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Downtown residents prefer a quieter ambience

The issue of whether Main Street should be reconfigured to carry vehicular traffic at a cost of $40 million should be a contentious one -- but it's not. Many voices of dissent do not currently live downtown. You see, they have yet to arrive; right now some live in other cities, some live in the suburbs, some are currently college students.

What they all have in common is that they are among the hundreds of new residents forecast to arrive during the next five years as downtown housing expands and job opportunities are created. So their voices, so urgently needed to bring perspective, are not being heard.

Recently I attended an information session sponsored by Buffalo Place. The purpose was to solicit input on the project from the public. When I arrived, I viewed a series of graphs and statistics compiled from questionnaires administered only to businesses about the perceived need for this project. The results were predictable -- all in favor of the project.

When I queried representatives of Buffalo Place as to why survey results of residents of the area were not included, they responded that surveys were taken, but the results were not being displayed. Essentially, this information session was nothing but a veritable "love-fest" to glorify the project. Hard questions that I posed were met with blank stares or responses that Mr. So-and-so could answer that but wasn't present. I was shocked at the inability of representatives to address my rather basic concerns.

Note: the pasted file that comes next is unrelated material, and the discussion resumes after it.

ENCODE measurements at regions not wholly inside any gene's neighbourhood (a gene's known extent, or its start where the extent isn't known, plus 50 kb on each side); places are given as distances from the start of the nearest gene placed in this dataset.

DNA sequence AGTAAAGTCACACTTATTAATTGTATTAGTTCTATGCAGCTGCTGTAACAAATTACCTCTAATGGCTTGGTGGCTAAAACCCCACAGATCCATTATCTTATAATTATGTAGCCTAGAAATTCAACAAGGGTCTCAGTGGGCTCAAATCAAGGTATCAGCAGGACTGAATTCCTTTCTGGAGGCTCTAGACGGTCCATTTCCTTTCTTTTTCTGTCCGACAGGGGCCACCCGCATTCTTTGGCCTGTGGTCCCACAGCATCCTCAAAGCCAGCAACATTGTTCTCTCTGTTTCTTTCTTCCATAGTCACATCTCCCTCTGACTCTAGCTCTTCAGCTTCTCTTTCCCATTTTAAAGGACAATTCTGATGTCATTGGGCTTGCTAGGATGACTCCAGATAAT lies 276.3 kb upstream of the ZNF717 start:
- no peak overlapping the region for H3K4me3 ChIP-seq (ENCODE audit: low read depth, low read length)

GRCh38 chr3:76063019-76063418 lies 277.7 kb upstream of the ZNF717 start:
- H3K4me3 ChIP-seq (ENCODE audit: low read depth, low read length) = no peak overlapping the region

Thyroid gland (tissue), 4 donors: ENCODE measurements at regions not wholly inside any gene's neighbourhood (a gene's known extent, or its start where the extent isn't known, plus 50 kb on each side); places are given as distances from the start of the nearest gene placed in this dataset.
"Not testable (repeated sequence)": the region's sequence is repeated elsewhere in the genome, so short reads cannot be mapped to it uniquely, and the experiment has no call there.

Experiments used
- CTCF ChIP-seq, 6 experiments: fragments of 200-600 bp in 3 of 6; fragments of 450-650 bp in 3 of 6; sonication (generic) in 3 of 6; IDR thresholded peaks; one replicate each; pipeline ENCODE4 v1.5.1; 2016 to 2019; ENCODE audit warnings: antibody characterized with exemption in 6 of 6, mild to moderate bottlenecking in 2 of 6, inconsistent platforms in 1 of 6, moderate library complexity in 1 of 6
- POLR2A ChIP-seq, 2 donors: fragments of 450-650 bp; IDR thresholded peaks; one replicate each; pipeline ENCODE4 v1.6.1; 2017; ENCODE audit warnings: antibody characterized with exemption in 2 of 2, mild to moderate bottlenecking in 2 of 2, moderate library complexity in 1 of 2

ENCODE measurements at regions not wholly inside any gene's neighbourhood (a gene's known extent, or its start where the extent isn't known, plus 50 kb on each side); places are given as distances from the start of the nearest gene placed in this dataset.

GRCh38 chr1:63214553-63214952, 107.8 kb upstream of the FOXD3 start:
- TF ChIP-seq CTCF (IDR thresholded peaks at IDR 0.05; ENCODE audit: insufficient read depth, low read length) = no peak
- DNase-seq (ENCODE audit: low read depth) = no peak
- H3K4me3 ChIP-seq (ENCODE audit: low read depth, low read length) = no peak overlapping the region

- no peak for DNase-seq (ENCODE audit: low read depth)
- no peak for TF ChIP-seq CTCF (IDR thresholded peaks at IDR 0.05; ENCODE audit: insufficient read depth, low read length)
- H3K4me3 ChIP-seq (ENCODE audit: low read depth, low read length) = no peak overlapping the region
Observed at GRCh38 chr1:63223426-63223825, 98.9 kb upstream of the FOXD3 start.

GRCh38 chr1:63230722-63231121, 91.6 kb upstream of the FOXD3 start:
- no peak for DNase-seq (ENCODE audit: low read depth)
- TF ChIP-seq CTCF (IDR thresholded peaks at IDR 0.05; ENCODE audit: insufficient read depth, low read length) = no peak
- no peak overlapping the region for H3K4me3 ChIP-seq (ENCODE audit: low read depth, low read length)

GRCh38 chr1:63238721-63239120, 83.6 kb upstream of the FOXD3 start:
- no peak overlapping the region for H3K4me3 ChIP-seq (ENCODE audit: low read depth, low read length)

It is obvious to me and many other downtown residents that this project was conceived long before the current renaissance in downtown housing. The project serves no good purpose for residents, since increasing traffic has never served to improve the quality of life for urban residents, who will eventually be the primary source of business for the current and new establishments on Main Street.

The project needs to be put on hold until a reassessment of the ever-changing face of downtown can be factored in. Perhaps certain parts of Main Street can be opened up and others remain closed to vehicles. For instance, why are we opening the Theater District portion between West Tupper and Chippewa? This portion will always support foot traffic as people walk to the theater and the restaurants and bars. Why can't the project start at the HSBC end of Main? If funding were to run out, why not preserve the Theater District and Fountain Plaza as a pedestrian mall?

In a recent article in The News, a proponent of the project stated that downtown will not reach critical resident mass for five more years and that in the meantime, the project is necessary. This implied that the project was a short-term fix for businesses until enough residents arrive. What happens once this critical mass is reached?

Perhaps 10 years from now, some money to reroute the I-190 and the Skyway -- two other ill-conceived projects -- can be reapportioned for undoing the new "Main Street Traffic Corridor" project and re-creating a desperately needed pedestrian mall. Will we ever learn?

Steve Siegel has lived in downtown Buffalo for 2 1/2 years.

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